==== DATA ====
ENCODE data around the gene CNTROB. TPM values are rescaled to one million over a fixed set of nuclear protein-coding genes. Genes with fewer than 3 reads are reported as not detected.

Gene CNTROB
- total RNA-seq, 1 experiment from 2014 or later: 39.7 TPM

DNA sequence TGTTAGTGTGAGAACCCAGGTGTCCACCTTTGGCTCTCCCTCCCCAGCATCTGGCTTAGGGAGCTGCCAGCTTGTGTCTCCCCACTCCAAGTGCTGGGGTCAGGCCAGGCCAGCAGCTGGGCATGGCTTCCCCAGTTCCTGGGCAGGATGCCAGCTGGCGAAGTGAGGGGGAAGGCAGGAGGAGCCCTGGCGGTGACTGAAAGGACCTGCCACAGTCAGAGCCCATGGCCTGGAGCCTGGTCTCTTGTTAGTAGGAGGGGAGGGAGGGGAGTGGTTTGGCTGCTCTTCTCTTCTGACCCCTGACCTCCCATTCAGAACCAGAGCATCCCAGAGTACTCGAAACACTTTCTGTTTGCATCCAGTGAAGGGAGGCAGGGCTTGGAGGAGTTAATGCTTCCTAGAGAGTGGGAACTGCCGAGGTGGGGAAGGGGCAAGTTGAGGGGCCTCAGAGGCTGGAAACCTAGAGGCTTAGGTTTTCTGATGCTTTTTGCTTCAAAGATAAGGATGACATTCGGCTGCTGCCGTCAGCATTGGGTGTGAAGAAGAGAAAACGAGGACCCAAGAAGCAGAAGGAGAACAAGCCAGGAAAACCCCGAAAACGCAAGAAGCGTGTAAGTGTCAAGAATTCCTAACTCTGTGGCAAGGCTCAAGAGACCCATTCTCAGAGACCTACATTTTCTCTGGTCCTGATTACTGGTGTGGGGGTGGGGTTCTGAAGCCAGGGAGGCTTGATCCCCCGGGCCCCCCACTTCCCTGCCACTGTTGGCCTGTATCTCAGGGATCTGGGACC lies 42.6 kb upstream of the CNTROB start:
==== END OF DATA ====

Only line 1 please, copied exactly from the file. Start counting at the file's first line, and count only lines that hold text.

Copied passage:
ENCODE data around the gene CNTROB. TPM values are rescaled to one million over a fixed set of nuclear protein-coding genes. Genes with fewer than 3 reads are reported as not detected.